8.5

The Tomorrow People Review: "Girl, Interrupted" (Episode 1.03)

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<i>The Tomorrow People</i> Review: "Girl, Interrupted" (Episode 1.03)

We open this week’s episode on a good old-fashioned flashback. In it, Cara, the female head of The Tomorrow People, is getting propositioned during a high school dance. According to this young suitor, she’s easy because she’s deaf. He takes Cara to a secluded road and puts the moves on her. She rebuffs. He attacks. She gets away only to be attacked by the young man in a misty field. To get away, she uses her newfound powers of telekinesis and, in a fit of understandable rage, sends him flying.

It’s a fine bit of exposition to the themes of the episode, which centers on the theme of teen angst and past regrets. And it does a nice job wending in some motivation for another of the primary characters. Cara is on the run, and in hiding, not only because of her powers, but also because knocking the boy to the ground inadvertently killed him.

The episode parallels this with Stephen at a weekend party overhearing via his telepathy that one of his troubled classmates, Emily, is planning on killing herself in two days. And now Stephen has to decide whether his powers should be used to help his human brethren rather than just looking out for homo superiors like himself and the Tomorrow People. He turns to Cara for advice who initially thinks he should leave her to die because to help Emily would mean revealing his powers and then causing more trouble for their mutated kind. You can probably figure out what happens by the end of the episode.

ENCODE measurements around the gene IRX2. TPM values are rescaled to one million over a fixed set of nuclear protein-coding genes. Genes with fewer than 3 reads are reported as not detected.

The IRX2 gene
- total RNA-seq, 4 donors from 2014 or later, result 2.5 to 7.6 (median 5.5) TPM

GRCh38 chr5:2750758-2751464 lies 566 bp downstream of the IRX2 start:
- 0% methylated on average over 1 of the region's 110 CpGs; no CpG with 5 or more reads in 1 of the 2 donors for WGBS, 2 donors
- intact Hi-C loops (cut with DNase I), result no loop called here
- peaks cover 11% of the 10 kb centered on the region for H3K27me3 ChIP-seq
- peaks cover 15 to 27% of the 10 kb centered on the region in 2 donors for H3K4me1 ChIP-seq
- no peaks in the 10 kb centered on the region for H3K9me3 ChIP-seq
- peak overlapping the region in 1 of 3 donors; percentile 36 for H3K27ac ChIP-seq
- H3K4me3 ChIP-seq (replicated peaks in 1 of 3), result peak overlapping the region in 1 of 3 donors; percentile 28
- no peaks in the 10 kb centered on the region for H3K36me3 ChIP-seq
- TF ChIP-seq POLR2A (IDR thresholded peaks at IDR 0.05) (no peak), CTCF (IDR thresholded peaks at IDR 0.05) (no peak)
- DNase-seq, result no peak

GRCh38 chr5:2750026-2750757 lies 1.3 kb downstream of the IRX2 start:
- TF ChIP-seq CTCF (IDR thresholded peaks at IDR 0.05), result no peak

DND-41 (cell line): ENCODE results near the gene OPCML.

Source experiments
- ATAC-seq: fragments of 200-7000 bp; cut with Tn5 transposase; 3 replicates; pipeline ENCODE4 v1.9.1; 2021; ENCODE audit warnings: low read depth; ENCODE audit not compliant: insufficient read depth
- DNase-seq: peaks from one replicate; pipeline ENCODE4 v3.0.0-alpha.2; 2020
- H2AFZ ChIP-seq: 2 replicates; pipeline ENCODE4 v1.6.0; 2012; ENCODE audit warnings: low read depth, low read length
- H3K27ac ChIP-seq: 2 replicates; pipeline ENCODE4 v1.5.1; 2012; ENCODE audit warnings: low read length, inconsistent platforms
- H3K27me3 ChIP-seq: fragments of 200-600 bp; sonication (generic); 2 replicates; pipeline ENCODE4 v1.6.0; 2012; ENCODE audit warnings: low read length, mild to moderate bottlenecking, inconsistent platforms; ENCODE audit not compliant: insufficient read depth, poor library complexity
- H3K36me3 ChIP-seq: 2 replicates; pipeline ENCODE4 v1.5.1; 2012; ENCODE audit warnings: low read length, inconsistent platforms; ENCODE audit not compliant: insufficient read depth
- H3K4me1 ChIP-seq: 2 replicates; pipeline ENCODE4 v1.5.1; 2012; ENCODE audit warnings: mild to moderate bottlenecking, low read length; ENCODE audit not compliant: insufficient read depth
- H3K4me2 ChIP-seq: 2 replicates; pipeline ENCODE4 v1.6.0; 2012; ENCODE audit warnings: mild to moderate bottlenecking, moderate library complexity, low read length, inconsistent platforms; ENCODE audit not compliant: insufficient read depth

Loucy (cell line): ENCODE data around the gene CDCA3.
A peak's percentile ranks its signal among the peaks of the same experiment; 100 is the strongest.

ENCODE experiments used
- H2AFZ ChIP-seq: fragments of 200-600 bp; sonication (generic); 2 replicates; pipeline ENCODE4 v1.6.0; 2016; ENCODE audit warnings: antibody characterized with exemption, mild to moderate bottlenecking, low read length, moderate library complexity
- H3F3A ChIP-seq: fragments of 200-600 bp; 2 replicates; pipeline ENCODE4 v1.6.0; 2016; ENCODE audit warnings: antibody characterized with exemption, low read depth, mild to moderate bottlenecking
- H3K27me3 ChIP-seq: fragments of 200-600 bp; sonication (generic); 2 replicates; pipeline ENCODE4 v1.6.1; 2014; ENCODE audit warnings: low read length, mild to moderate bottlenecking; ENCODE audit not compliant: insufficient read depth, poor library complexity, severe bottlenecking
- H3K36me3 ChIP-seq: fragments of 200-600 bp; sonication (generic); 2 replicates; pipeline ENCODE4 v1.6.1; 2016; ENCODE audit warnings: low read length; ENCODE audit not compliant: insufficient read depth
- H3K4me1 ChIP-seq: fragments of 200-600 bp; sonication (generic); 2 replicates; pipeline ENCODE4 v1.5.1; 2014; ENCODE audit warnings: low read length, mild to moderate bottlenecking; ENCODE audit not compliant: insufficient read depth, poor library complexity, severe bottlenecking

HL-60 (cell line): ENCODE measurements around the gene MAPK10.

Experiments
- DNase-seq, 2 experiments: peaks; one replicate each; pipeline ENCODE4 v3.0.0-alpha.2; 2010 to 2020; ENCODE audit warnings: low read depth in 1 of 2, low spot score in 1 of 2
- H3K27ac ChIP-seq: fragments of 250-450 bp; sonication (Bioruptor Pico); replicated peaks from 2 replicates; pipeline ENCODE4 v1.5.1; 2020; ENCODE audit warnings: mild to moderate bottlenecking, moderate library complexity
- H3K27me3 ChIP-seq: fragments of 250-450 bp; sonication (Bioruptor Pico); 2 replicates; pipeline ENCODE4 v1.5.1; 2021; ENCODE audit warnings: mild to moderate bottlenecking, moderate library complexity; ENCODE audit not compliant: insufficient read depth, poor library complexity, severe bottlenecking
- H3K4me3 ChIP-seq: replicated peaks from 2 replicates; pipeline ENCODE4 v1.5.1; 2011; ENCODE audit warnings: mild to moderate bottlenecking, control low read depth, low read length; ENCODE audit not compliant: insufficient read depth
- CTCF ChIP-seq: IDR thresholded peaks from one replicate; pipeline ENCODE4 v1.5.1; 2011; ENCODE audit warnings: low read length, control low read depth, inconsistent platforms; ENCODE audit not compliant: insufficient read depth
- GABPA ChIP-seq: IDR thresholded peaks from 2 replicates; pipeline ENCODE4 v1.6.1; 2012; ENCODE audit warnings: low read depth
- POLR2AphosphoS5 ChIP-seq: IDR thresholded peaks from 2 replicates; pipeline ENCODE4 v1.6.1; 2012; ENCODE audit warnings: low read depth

It’s a lot of plot to pack into one hour-long span of sci-fi drama, especially when you add in the subplot of Stephen installing a dongle that will help the Tomorrow People hack into Ultra’s mainframe and it almost ending in Cara’s untimely demise. The surprising thing is that they manage to maintain a balance between all these threads, keeping the show moving forward and adding new wrinkles to the overarching story that could come to bear in future installments.
One of the more interesting new plot furrows is that Ultra thinks that Cara has been stripped of her powers. After agents catch her, Stephen talks them out of killing her, claiming that turning her human would do the most damage. To prove his point, Stephen offers to inject her with the normalizing dose. Of course, he stops time and switches out the solution, but now if Cara is caught using again, that means trouble for Stephen. It’s not the first time this show has alluded to drug addiction as being a dramaturgical parallel to the Tomorrow People’s superpowers, and it’s a great one too. I rather hope the writers delve into that allegorical idea a little more as the show moves forward.

The biggest concern, though, comes at the end of the episode, when Stephen’s friend Astrid catches him teleporting. She confronts him, wanting the truth and threatening to seek it out on her own if he doesn’t fess up. It’s another fine cliffhanger, and a fine ending for what has, so far, been the finest episode of the series. The exposition has been dispensed with completely; now it’s time to really shine a light on the darker, dustier corners of these characters’ lives.

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